Americans on average create 4.9 pounds of waste per person per day. Only 32% of the total municipal solid waste in the US is recycled or composted, while the remaining is trashed. With a total of 7.9 billion people living in the world, we collectively throw away billions of pounds of waste each year — most of which isn’t disposed of properly and finds its way to landfills or into our natural environment.
On average, 8 million metric tons of plastic ends up in our oceans each year, wreaking havoc on wildlife and natural processes. The key to saving our oceans and local marine ecosystems is to reconfigure our personal waste habits and limit our plastic use.
Need an extra push to get started going plastic free? I’ll show you just how I did it by starting small and thinking big.
After transitioning to a plastic-free shower (read more here), I moved onto making my sink-based routines plastic free. Looking at the overwhelming amount of plastic on my sink counter, I realized that I needed to do something about it. Many of the products that we use for hygiene purposes — toothbrushes, toothpaste, soap, deodorant, hand sanitizer — are packaged in single-use plastic containers.
Oftentimes, people don’t recycle or don’t do so correctly because it’s confusing to understand what can or can’t be recycled and how. For example, some containers for deodorants must be disassembled and toothpaste tubes mailed back to manufacturers in order to be properly recycled instead of trashed. An easier solution is purchasing products that are entirely recyclable, compostable and plastic free.
I purchased glass bottles that can be reused for hand soap by using water-activated tablets, natural (paraben, sulfate and aluminum free) deodorant sold in recyclable push tubes and hand sanitizer sold in aluminum cans with reusable pumps. I even discovered a plastic-free toothpaste alternative by using toothpaste tablets that I bite down on and active with water along with my compostable toothbrush.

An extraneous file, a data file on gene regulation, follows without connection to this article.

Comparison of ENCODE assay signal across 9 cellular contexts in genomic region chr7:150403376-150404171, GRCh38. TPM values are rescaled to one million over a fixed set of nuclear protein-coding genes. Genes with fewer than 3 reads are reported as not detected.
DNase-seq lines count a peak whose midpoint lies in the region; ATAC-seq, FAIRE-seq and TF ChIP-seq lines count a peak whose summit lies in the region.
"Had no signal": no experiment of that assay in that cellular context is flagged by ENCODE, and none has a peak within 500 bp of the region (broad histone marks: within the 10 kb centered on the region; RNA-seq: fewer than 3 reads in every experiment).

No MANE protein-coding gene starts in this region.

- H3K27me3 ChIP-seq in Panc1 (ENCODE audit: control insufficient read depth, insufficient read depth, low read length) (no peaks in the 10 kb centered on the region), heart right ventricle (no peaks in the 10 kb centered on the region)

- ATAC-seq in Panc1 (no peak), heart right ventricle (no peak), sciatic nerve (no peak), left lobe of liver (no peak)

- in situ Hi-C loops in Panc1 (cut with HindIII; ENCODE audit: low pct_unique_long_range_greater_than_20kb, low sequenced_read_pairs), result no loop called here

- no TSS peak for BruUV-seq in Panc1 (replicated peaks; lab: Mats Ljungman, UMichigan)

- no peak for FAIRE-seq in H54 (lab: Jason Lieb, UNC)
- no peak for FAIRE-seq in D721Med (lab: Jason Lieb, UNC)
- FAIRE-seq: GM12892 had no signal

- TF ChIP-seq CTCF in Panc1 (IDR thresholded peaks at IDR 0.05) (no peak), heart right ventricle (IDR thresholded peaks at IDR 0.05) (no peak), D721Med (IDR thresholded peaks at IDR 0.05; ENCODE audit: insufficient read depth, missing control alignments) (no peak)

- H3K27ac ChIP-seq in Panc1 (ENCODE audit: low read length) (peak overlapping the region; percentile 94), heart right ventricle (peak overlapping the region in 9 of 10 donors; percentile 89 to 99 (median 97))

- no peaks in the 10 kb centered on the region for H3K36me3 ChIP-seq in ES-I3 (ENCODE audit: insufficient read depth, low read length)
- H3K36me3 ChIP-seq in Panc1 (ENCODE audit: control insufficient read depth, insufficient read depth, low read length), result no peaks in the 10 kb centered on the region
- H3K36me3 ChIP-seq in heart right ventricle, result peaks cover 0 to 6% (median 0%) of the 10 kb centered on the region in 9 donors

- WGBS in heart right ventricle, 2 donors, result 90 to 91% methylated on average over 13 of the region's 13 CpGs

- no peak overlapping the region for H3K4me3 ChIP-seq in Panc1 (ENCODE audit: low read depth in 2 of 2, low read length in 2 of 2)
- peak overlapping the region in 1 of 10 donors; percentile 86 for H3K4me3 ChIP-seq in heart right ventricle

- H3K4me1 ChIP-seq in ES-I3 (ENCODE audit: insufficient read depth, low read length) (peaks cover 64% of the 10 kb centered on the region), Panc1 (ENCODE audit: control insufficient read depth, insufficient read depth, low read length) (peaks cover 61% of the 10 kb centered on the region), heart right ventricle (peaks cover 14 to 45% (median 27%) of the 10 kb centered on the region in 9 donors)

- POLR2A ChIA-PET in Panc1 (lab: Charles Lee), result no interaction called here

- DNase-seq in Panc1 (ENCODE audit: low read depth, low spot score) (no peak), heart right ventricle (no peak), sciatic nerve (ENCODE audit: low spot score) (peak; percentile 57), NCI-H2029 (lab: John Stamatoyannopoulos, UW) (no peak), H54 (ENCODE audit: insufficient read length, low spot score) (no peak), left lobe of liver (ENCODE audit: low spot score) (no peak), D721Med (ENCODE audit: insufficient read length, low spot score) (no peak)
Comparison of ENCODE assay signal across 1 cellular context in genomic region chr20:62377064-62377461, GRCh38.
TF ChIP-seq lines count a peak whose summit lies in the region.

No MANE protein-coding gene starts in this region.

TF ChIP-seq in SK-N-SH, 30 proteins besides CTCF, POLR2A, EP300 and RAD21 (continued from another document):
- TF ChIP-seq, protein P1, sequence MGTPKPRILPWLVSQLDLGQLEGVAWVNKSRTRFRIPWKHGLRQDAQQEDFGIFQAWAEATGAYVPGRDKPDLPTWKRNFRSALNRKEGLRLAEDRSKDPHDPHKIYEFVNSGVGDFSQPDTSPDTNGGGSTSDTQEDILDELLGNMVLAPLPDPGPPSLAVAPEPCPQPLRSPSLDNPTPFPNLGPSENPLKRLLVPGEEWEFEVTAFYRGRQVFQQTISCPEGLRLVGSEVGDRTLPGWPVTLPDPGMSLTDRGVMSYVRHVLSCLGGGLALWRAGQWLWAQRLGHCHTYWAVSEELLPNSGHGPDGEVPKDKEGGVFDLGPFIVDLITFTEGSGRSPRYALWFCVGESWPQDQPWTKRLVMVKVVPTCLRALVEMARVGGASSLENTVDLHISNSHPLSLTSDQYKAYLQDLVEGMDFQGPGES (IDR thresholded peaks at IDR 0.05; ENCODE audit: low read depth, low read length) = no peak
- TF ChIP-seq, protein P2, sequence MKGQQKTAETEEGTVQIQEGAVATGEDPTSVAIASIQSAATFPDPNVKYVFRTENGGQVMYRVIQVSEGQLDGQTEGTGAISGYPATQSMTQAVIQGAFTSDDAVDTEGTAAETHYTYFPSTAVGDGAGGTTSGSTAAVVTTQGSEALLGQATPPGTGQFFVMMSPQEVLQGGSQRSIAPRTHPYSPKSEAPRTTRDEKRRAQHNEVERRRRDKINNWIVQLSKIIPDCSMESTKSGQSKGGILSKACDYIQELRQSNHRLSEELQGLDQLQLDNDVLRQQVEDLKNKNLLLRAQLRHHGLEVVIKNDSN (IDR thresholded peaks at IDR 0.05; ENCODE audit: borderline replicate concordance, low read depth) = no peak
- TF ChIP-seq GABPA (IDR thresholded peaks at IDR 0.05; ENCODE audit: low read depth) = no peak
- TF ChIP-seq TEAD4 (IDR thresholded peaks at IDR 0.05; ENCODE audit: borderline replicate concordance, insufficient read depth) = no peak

Overall, I’m now spending about $276 per year on my sink products versus the $288 per year I spent when they were plastics based. The prices are quite comparable, meaning you don’t have to spend more money to have a plastic-free sink. All it takes to get started is some research and a little bit of trial and error to make an impact.
Up-and-coming companies understand that the plastic-free movement isn’t going away anytime soon, and that to stay in the game they have to adapt their products for climate literate and eco-conscious citizens. You can make a pledge this World Ocean Day to switch out one product at a time to a plastic-free substitute. Over time, the benefits will add up and we can begin reducing the amount of plastics we encounter on a daily basis.
For more tips and tricks on how to reduce your overall plastic consumption sign up for EARTHDAY.ORG’s End Plastic Pollution campaign. Become a member to support our work against plastic and to join a growing community of environmental advocates working to protect the planet we all rely on.
This blog is the second of a three-part series on how to make your routines plastic free from the lens of one of our interns, Miranda Custer. Read the first blog to learn how to make your shower plastic free. Keep an eye out for the final blog during the month of Plastic Free July focused on household cleaning and how to get the whole family involved.
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